If you have upgraded to new smartphone within the past few years then chances are, you have more than one lens on your camera. Depending on which model phone you own you will have the ability to zoom in either 2x or more. So, my question is, are you “zooming in” all wrong? There are two ways to “zoom in”, so let me explain the difference between optical vs. digital zoom.
Below is the iphone 12 pro max. You can see it has three separate lens. A wide angle lens, a normal lens and a telephoto lens.
Below is a photo of pencils on my desk. You can see I have the camera set to the normal 1x lens.
Switching over to using the 2.5x telephoto I am able to get in closer without physically moving in closer. This called optical zoom. I am not compromising the quality of the image by switching to the 2.5x optical lens.
Here’s where it gets confusing. On both the iphone and the Android you have the option of tapping on any of the lenses and either a slider or a wheel will appear, allowing you to zoom in way more. This is called digital zoom.
Digital zoom uses magnification technology to enlarge an area of an image, thereby compromising the integrity of the picture by cutting down on the megapixels.
The iphone 12 pro max allows you to digitally zoom in by a factor of 12x. There are several problems when you do this. First of all, you are not really zooming in, but simply magnifying the image while at the same time, degrading the image by blowing up the pixels.
Second, it’s very challenging to get a sharp image when you are “zooming in” this much if you are hand holding the phone. You’re going to want to use a tripod it you will be using the12x zoom. I was trying my hardest to hold my camera still when taking this image at only 5.6x but look how blurry the pencils are. Had I put my camera on a tripod, the result would have been a much sharper image.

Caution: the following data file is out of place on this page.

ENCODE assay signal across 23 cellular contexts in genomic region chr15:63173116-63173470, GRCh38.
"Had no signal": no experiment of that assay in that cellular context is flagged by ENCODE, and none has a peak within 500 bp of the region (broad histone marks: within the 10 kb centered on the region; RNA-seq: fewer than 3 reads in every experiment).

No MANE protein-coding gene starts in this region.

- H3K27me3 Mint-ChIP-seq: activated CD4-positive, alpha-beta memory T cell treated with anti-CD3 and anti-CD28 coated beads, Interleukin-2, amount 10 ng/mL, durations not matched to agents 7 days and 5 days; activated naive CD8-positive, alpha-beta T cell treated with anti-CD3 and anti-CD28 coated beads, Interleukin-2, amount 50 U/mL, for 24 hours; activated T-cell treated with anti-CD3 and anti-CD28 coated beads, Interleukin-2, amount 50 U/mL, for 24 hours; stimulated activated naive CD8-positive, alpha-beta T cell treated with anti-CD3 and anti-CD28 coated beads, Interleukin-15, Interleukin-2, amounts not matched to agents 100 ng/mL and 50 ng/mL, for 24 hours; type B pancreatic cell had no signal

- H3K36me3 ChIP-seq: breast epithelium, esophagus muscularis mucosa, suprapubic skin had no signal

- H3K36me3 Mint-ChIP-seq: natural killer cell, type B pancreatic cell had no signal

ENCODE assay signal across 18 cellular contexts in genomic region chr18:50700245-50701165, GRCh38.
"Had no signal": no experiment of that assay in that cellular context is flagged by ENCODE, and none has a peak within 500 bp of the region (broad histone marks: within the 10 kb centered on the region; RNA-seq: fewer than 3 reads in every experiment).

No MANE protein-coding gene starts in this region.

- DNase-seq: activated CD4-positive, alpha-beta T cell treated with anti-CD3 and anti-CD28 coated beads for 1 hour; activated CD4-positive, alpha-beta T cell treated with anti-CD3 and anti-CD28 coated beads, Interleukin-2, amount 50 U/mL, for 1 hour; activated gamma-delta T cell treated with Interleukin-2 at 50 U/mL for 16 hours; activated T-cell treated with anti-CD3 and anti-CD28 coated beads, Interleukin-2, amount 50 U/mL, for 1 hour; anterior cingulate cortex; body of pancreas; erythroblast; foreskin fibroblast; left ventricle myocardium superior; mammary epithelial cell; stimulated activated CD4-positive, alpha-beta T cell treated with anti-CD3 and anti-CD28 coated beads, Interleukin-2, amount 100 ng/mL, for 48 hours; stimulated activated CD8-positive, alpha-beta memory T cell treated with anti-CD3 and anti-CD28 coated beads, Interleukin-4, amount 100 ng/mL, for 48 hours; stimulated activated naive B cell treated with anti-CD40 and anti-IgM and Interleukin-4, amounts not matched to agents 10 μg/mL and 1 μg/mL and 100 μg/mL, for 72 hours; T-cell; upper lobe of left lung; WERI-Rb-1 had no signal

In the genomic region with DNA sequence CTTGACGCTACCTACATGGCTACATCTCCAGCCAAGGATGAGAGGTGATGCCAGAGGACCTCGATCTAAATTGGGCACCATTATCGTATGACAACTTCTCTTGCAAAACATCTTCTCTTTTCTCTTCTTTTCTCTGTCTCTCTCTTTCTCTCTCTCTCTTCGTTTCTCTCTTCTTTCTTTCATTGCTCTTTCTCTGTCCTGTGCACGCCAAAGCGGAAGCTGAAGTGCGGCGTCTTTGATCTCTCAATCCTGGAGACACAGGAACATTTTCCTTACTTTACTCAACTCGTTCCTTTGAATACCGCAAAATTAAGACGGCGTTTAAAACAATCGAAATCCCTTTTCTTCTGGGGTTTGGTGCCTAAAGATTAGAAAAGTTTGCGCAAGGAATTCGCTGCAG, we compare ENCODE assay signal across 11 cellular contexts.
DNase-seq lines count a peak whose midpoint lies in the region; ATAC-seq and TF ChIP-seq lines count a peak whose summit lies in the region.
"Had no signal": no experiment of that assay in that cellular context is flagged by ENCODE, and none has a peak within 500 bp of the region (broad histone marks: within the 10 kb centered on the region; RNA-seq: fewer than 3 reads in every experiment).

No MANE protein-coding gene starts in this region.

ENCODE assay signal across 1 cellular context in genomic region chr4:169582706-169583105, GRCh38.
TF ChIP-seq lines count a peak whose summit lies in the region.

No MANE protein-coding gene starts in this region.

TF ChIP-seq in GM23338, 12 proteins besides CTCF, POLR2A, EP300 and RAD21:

My new Samsung also has three lenses. A wide angle lens, a normal lens and a 3x optical zoom lens. I absolutely love the 3x lens. When I want to zoom in it allows me to get even closer than the iphone 2.5x optical lens.
If you look along the bottom border, the Samsung has the option of a 30x digital zoom! I will tell you right now, you absolutely need a tripod to get a sharp image at 30x unless you have a freakishly steady hand.
This image above was holding the phone about as steady as I could get. I had tried the 30x outside though and it was impossible to get anything decent without a tripod.
Another way people use digital zoom is by pinching out with their fingers and enlarging the image. This will produce the same result as the in-camera digital zoom. Again, it is simply magnifying the image, blowing up the pixels and sacrificing quality.
So in summary, Optical zoom is using one of the cameras designated optical lens. There will be no sacrificing of image quality. Digital zoom is magnifying the photo, cutting down the megapixels while sacrificing quality. Both optical zoom and digital zoom have their uses but optical zoom will result in a much sharper image than digital zoom.
One of the disadvantages of the smartphone vs a DSLR camera has always been the fact that you can’t change lens and zoom in. Now, with the option of optical zoom the smartphone is one step closer to rivaling the DSLR.
One situation where I often want to zoom in is when shooting landscapes. Now both my iphone and Samsung allow me that option. If you enjoy shooting landscapes too, you may want to check out this post on seven tips for taking better landscape photos.
Hopefully that clears up any confusion and explains the difference between optical vs. digital zoom.
Now for my BIG NEWS!!! My new Android class for interior designers is here. I have also updated the existing iphone class and added an editing class.
If you are a designer, stager or other home professional looking to improve your smartphone images then this class was created just for you!
For more info about the class and a code to save $50 of the purchase price, click on the link below.
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Interior Designers! Be sure to download my free guide to the Five Photo Editing Apps that every designer needs.